A government health expert has said she is "not convinced" the Delta variant has new COVID-19 symptoms despite researchers claiming it was presenting different signs of infection.
At the moment, the NHS lists "a new continuous cough, a high temperature, loss of or change in smell or taste" as main COVID-19 symptoms.
But research from the Zoe COVID Symptom study suggested symptoms for the virus may be changing due to the Delta variant, which was first identified in India.
According to the data, headaches, sore throats and a runny nose were now the most reported symptoms from people infected with coronavirus.
But on Wednesday, during a Downing Street press conference, PHE’s head of immunisation Dr Mary Ramsay told reporters she was not “convinced yet” the Delta strain was causing different signs of infection.
She said: "I don't think any evidence that we are missing cases."
Watch: Nadhim Zahawi celebrates milestone of three-fifths (60%) of UK adults being fully vaccinated
Professor Tim Spector, who is in charge of Zoe COVID Symptom study, told the BBC: “Since the start of May, we have been looking at the top symptoms in the app users – and they are not the same as they were.”
He added: “People might think they’ve just got some sort of seasonal cold and they still go out to parties and they might spread it around to six other people.
“We think this is fuelling a lot of the problem.”
The Imperial College London React study also showed other symptoms linked to COVID-19, including muscle aches, chills, headache and loss of appetite.
It comes as vaccines minister Nadhim Zahawi celebrated the milestone of three-fifths (60%) of UK adults having received both vaccine doses.
On Wednesday, he said more than 14,000 lives have now been saved by vaccines, while 44,500 hospital admissions had also been averted in England, including 2,500 in the past two weeks.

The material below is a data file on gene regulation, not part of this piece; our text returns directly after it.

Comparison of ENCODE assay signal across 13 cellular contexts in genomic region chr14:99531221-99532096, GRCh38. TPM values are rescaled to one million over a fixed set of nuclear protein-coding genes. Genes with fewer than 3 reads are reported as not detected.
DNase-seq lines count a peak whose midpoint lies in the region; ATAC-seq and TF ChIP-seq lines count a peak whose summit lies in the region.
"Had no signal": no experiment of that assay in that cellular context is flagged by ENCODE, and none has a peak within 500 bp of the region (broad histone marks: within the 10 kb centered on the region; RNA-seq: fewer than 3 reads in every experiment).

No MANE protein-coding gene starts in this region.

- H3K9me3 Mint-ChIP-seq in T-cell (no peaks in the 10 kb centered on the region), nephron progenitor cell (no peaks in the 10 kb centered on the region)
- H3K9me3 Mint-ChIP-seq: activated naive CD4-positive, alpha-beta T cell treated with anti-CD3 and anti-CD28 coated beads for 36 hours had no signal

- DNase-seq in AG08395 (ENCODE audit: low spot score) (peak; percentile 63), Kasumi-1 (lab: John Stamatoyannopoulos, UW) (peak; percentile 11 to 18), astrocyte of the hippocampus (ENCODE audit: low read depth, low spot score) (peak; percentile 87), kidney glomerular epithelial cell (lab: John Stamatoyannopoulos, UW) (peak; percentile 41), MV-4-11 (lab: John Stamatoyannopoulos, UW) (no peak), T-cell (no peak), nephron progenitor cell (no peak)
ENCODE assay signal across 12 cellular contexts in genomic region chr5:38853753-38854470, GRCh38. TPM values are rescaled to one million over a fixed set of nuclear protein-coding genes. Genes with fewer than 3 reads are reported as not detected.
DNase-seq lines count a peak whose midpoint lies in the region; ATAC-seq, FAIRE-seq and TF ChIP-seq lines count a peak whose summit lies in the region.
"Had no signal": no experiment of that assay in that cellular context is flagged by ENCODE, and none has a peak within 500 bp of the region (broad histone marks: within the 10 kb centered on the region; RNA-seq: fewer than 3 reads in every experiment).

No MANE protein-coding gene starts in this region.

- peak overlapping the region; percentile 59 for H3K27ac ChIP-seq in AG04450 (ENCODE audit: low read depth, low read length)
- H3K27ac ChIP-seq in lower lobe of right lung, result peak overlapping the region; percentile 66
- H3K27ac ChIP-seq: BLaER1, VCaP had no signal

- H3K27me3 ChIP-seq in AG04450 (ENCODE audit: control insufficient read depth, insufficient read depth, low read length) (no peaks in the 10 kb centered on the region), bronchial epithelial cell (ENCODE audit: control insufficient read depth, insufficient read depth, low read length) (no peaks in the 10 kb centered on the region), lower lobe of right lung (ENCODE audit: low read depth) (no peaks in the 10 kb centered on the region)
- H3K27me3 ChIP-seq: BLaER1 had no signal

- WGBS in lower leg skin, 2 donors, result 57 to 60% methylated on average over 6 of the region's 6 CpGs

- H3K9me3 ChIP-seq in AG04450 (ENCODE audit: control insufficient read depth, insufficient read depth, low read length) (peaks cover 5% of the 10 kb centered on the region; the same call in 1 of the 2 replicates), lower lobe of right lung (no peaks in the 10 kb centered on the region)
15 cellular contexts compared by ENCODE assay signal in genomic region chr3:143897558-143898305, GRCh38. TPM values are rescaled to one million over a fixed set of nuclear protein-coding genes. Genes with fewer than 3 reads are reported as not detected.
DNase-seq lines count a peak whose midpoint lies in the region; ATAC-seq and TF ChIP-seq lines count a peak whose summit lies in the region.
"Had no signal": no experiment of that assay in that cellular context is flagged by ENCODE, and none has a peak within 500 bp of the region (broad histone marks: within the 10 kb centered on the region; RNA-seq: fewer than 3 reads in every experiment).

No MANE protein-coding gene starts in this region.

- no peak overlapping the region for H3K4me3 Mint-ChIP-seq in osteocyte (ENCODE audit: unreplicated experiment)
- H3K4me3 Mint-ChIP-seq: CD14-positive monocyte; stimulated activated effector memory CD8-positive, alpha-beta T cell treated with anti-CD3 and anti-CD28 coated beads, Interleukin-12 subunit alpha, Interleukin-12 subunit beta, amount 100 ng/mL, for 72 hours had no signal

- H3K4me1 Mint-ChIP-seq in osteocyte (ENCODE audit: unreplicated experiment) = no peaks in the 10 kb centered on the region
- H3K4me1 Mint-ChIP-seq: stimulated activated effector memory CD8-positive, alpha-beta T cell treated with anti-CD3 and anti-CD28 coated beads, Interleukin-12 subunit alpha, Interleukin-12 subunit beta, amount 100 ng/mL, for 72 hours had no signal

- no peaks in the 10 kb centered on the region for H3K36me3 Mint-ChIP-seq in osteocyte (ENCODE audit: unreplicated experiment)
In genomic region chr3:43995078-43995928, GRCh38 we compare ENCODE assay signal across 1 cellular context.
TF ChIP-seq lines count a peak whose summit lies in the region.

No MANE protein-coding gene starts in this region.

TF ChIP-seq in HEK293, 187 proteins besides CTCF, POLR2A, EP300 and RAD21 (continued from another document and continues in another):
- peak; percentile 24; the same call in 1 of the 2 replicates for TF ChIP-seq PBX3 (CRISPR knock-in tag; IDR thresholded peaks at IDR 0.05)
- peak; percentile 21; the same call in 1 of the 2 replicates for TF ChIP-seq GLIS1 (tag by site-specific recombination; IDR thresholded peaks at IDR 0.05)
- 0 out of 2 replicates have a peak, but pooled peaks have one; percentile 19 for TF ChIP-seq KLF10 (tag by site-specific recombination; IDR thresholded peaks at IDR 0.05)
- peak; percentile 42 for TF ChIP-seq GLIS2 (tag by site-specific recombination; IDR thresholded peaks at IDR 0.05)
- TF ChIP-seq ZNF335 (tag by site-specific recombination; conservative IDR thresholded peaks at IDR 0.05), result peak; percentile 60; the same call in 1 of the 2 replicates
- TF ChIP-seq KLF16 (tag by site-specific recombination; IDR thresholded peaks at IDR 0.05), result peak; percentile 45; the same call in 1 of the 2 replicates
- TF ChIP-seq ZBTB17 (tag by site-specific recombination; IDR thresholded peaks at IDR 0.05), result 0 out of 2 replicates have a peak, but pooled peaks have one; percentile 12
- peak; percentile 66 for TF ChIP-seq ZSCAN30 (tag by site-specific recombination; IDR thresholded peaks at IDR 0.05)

Zahawi added he is confident the government will meet its target of double vaccinating two-thirds (66%) of adults by 19 July.
The government is planning to scrap several restrictions for double-vaccinated people.
The plans, first reported by The Times on Saturday, could see fully vaccinated people who come into contact with a COVID-19 carrier being spared the 10-day isolation requirement when contacted by the test and trace system.
Instead, the paper reported, people will be offered the chance to take a test every morning for a week.
Health secretary Matt Hancock confirmed the government “will” scrap the isolation period for double-jabbed people on Monday.
He told BBC Breakfast a pilot had been launched “to check that that will be effective, but it is something that we’re working on”.
Hancock added: “We’re not ready to be able to take that step yet, but it’s something that I want to see and we will introduce, subject to clinical advice, as soon as it’s reasonable to do so.”
Boris Johnson also hinted on Thursday the UK was close to permitting unrestricted travel abroad for fully vaccinated people, in what would be a huge boost for airlines and holiday companies brought to their knees by COVID-19.
Johnson said he was not ruling out going abroad for his summer holiday and said there would be an announcement later on Thursday.
"I think that the whole double jab process is offering the real prospect of opening up to travel, and we'll be setting out a bit more later on," he told reporters.